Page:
Valeant ($VRX) may think Allergan ($AGN) is a great buyout fit, as evidenced by the $47 billion bid it made for the California company Tuesday. But Allergan may feel differently--at least at the current offering price.
The Botox maker has taken up a poison pill plan, a defense that blocks Valeant partner Bill Ackman from significantly amping up his 9.7% stake. And as The Wall Street Journal notes, it effectively prevents Valeant from taking its hostile bid straight to shareholders.
As Allergan said in a statement Tuesday, its board needs more time to look over the unsolicited cash-and-stock offer Valeant CEO Pearson and activist investor Ackman made public earlier that day. But as Bloomberg reports, analysts and investors alike view the offer--which valued Allergan at 21 times its profit at the time of announcement--as too low, and Allergan may be blocking the Canadian company's advance to hold out for something better.
"Allergan is probably one of the best companies in our space," Sterne Agee analyst Shibani Malhotra told the news service. "They will do everything they can to fight this."
With the defense mechanism in place, Ackman--now Allergan's largest stakeholder after amassing his share earlier this year under the company's radar--can't significantly build his position. But that hasn't discouraged dealmaking aficionado Pearson. "We are disappointed, but on the other hand, I think this deal will get done," he told CNBC.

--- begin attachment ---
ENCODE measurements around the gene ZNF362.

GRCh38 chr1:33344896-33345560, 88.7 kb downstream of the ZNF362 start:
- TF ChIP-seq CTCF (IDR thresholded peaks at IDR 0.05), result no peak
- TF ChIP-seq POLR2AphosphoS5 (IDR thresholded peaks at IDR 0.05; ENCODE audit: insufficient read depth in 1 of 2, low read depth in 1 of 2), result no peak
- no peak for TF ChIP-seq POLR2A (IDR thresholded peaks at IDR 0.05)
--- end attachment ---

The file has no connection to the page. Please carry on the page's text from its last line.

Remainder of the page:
It may take more than a better offer from Valeant to win over Allergan's board--if the Canadian company has the capability to do it at all. According to The Wall Street Journal, Pearson first approached Allergan CEO David Pyott 18 months ago about a deal, a proposition Allergan rejected a few weeks later. Major differences in modus operandi may be behind the company's resistance, a source told the WSJ.
As the paper notes, Allergan spends 17% of its revenue on R&D, a pursuit Pearson has tagged as both risky and avoidable. Valeant puts aside only 3% for R&D--down from the 12% it allotted before Pearson took the reins--instead making deals to pick up new products and squeeze costs from the combined companies.
In that sense, despite shared focuses on healthcare and eye care, Valeant and Allergan are on "completely opposite sides of the drug industry," Sanford Bernstein analyst Ronny Gal told the WSJ.
Shareholders, on the other hand, shouldn't be too hard to persuade, Pearson figures, what with the $2.7 billion in synergies and the low tax rate that a buyout would bring them. But he may have to ward off other suitors in the meantime: Malhotra listed Sanofi ($SNY), Nestlé and GlaxoSmithKline ($GSK) as possible white knights, with Morningstar analysts counting Novartis ($NVS) and Johnson & Johnson ($JNJ) as potential counterbidders, Bloomberg says.
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